fbpx

STEAM Project: Design Challenge with Sticks, Clay, and a Mandarin

STEAM activity challenge for kids: engineering challenge to support a mandarin

This open-ended STEAM project encourages children to use creative and critical thinking skills to build a structure, with limited supplies, to support a mandarin. Once you set up the building invitation, stand back (or build side-by-side) and watch imaginations unfold. Sky is the limit, creativity is encouraged, and all solutions are welcome!

New to STEAM? STEAM stands for Science, Technology, Engineering, Art, and Math. A STEAM project incorporates at least two of these disciplines in one project. In this challenge, we will work with engineering and art. 

supplies design challenge

This article may contain affiliate links

The Challenge

Build a structure, using at least 15 skewers, to support a mandarin.

Supplies

* Note: If you have a different size skewer, that’s fine, too!

The Set Up

The set up is simple. Clear the table and set up the supplies, including a small collection of  Wonderful Halos mandarins. They are a great snack time treat, and can be included in creative engineering projects to teach kids that healthy snacking is fun. They’re in season from November to May, and I can’t forget to mention that Wonderful Halos are sweet, seedless and easy to peel, perfect for kids and adults!

  1. Fill a cup with skewers.
  2. Open box of modeling clay.
  3. Gather Wonderful Halos mandarins
  4. Print out a challenge table card (optional – see below for link to PDF)
  5. Place all the supplies on the table and invite your child to build a structure, using at least 15 sticks, to support a mandarin.

steam activity challenge support mandarin

The solutions we saw were wildly different.

The LOW structure

This totally stable structure was able to support multiple mandarins. Scroll down to see the results. None of the mandarins touched the table! This solution actually prompted a new challenge to build a structure that can support more than one mandarin.

low structure stem challenge

The Speared Structure

This one gets points for ingenuity. Nothing in the challenge says that the mandarin has to balance on the sticks. Totally cracked me up. Genius!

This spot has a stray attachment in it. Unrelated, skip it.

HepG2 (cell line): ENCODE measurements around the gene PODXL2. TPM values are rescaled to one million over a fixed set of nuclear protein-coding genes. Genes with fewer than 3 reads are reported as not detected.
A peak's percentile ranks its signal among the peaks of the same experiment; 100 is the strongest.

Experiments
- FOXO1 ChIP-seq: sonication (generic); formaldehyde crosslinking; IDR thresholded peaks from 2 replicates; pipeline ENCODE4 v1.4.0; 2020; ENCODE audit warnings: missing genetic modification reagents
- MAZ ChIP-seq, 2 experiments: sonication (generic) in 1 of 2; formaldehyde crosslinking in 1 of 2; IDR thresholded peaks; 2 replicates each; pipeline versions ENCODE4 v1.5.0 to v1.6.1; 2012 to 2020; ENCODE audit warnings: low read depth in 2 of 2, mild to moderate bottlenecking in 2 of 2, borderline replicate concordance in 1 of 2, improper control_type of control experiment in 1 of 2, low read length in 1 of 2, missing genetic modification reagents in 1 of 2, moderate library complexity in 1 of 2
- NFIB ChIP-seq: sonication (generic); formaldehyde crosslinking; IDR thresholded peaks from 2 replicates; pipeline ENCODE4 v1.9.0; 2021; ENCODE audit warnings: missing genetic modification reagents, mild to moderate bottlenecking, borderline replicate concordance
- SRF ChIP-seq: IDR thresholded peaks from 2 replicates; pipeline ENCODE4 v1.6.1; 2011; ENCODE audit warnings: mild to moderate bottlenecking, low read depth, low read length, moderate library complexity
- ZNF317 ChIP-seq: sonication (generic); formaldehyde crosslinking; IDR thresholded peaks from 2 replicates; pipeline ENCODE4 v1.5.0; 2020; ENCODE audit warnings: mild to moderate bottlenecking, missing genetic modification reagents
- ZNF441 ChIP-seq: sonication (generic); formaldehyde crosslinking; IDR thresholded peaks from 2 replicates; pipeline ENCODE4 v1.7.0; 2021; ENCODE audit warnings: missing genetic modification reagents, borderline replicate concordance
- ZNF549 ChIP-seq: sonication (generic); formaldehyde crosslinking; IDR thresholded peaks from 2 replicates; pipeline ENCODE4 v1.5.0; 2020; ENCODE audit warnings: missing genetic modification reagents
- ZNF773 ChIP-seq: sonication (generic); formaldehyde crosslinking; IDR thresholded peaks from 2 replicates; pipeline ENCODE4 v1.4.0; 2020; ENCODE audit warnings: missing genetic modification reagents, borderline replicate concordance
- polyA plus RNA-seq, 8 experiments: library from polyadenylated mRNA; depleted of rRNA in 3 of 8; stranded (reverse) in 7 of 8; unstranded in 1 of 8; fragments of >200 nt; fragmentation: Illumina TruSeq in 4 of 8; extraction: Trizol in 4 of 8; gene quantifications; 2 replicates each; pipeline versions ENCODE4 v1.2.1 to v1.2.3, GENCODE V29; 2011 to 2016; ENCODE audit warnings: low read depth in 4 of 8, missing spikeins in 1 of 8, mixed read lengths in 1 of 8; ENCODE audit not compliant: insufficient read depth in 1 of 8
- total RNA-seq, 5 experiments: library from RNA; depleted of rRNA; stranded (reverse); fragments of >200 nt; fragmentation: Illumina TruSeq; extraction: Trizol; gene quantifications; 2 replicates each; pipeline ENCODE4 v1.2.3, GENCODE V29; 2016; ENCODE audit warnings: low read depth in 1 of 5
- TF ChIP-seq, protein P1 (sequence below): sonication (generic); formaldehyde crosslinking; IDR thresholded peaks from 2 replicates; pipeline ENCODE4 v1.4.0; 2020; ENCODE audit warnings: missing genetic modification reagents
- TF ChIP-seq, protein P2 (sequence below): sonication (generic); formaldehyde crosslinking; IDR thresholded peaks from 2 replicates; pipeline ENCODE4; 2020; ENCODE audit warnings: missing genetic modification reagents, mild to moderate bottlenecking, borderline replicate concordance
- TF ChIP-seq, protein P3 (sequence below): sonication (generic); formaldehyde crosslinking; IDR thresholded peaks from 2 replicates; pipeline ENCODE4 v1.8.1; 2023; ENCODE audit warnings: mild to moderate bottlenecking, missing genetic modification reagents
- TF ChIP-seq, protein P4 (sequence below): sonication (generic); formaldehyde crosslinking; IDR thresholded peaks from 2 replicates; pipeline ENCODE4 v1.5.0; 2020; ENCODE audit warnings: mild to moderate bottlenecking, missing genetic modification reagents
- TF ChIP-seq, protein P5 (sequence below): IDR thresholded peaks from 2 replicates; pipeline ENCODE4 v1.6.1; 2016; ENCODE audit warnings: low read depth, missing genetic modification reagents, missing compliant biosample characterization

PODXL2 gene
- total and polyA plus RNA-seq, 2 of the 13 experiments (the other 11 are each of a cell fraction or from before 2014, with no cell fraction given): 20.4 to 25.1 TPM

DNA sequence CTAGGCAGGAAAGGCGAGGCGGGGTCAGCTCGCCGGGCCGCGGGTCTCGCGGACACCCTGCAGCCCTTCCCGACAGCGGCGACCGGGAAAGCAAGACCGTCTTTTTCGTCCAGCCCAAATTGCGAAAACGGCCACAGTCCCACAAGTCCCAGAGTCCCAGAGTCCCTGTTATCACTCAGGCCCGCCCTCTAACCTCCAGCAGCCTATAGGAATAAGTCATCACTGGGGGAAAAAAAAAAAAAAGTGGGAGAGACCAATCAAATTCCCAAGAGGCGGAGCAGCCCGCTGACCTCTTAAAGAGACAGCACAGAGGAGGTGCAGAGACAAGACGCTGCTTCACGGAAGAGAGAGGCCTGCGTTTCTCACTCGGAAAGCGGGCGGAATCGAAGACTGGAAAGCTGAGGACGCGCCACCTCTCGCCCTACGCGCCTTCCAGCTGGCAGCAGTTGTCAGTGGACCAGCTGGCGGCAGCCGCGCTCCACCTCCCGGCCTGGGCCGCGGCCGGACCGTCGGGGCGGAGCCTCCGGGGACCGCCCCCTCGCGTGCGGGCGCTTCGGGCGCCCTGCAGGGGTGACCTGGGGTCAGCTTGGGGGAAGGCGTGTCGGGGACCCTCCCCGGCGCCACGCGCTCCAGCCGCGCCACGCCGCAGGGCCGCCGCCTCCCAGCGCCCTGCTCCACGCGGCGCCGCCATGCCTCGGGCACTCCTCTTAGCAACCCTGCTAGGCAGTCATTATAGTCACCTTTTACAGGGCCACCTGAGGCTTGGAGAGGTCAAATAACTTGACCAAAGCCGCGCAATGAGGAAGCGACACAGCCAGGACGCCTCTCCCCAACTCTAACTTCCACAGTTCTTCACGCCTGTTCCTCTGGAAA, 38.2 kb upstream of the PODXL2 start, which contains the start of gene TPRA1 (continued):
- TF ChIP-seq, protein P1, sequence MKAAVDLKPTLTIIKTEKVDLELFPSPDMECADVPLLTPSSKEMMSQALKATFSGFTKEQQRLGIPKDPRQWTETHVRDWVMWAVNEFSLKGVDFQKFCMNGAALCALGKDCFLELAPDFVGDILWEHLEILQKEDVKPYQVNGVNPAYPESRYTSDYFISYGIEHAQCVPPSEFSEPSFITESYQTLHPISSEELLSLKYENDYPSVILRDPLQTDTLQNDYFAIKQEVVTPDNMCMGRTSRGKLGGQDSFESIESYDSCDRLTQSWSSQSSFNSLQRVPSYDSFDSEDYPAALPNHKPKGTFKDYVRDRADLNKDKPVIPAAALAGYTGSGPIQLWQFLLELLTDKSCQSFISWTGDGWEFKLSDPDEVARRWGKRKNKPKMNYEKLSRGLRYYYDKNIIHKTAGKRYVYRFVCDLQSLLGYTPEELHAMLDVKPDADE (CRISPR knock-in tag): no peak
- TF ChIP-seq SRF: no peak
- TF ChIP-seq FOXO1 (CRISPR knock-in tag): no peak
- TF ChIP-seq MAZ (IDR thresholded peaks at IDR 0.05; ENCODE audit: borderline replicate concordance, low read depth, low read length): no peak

multiple solutions stem challenges

The Tripod Solution (above)

The above structure was built with 4 tripods and exactly 15 sticks. Works like a charm!

All of these solutions prompted more challenge ideas!

We tested this with a group of Stanford students (so fun – they’re such a brilliant group!) who came up with more novel solutions.

steam challenge stanford

more stem challenges

Make the Tallest Free-standing Structure

Make the Tallest Free-standing Structure you can, using just 20 sticks. My 7-year old loved this one, especially with Wonderful Halos by her side. Just look at her face to see how proud she is to accomplish the task!

STEM activity how tall can you build a free standing structure_

Build a Structure that can Support More than one Mandarin

This one was mentioned earlier. My 9-year old loved got wrapped up in aesthetics during the assembly process.

stem activity support multiple mandarins

Build a Vehicle using sticks, clay, and mandarins

Two of the aforementioned Stanford students built this truck, inspired by the Stanford d.School Truck, an old fashioned truck, parked right inside the Hasso Platner Institute of Design.

Download the STEAM Mandarin Design Challenge Cards

Click the image below or click this link to download your FREE Design Challenge cards.

Thank you Wonderful Halos for sponsoring this post. All opinions are my own.

More Projects like this one

Spaghetti Tower Marshmallow Challenge

DIY Paper Tube Marble Run

Fort Building Kit

DIY Water Wall, it’s like a marble run, but with water!

Build an easy light table

Make Gumdrop Sculptures

 

5 Comments

  1. […] Spaghetti? Frugal Fun for Boys and Girls Candy House – Making a Stable Structure Science Sparks Design Challenge with Sticks, Clay, and a Mandarin TinkerLab Engineering with Food: Preschool STEM My Mundane & Miraculous Life Engineer a Gumdrop […]

Comments are closed.